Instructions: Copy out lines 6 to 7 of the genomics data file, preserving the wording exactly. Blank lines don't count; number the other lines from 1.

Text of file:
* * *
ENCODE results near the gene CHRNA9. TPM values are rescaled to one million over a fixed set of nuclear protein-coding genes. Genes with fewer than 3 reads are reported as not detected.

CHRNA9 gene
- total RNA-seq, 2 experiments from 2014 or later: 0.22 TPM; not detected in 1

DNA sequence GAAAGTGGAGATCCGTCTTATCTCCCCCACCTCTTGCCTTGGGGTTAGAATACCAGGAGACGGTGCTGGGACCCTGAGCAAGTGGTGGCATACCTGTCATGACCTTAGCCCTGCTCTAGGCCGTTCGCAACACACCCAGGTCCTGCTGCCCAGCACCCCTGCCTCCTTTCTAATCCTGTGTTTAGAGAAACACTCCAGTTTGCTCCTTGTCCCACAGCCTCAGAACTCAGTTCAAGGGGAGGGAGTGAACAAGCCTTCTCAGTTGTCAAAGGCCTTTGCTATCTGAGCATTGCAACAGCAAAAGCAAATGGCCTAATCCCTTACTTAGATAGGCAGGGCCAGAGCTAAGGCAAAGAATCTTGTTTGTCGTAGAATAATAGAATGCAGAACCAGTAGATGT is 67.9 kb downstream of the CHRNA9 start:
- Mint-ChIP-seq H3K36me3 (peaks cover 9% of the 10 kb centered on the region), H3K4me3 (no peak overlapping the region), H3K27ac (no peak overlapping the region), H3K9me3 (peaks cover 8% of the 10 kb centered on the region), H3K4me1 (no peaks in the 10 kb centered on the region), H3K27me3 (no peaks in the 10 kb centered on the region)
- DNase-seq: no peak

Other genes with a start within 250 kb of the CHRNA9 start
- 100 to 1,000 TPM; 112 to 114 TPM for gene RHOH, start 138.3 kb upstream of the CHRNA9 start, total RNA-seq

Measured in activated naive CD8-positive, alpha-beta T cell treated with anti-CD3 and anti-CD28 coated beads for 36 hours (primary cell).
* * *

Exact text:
- DNase-seq: no peak

Other genes with a start within 250 kb of the CHRNA9 start